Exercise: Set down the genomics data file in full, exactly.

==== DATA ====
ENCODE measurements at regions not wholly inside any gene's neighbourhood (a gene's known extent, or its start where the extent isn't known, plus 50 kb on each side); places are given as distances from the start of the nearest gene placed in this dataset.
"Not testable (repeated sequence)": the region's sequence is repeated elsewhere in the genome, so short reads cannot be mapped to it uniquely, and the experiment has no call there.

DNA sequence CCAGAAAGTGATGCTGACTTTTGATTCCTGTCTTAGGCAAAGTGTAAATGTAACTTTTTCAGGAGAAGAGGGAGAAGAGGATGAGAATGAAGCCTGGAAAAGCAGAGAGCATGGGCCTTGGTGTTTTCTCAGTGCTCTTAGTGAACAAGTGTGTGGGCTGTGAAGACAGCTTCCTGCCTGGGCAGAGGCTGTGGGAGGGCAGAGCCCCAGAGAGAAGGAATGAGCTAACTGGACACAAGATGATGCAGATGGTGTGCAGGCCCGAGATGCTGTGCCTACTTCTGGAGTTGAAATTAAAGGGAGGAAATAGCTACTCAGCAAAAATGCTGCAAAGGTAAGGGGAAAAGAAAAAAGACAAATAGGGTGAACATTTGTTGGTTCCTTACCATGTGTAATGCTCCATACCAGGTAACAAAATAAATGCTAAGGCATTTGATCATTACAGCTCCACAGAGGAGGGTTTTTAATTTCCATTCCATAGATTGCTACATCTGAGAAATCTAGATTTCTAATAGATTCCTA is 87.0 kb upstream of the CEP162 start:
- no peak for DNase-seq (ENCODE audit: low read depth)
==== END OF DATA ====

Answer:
ENCODE measurements at regions not wholly inside any gene's neighbourhood (a gene's known extent, or its start where the extent isn't known, plus 50 kb on each side); places are given as distances from the start of the nearest gene placed in this dataset.
"Not testable (repeated sequence)": the region's sequence is repeated elsewhere in the genome, so short reads cannot be mapped to it uniquely, and the experiment has no call there.

DNA sequence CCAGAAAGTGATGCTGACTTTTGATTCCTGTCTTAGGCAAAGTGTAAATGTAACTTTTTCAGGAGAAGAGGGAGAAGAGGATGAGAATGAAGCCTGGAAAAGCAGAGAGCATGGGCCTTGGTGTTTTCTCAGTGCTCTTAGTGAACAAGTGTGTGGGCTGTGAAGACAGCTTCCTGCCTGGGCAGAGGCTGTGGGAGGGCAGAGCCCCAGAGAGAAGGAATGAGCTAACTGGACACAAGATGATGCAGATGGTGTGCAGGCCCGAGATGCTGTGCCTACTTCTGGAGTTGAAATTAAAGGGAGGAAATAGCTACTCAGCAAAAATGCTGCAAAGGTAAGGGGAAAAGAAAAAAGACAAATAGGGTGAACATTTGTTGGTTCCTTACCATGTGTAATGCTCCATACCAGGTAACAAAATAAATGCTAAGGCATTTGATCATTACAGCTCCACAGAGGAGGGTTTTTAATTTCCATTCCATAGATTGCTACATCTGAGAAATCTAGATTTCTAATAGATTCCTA is 87.0 kb upstream of the CEP162 start:
- no peak for DNase-seq (ENCODE audit: low read depth)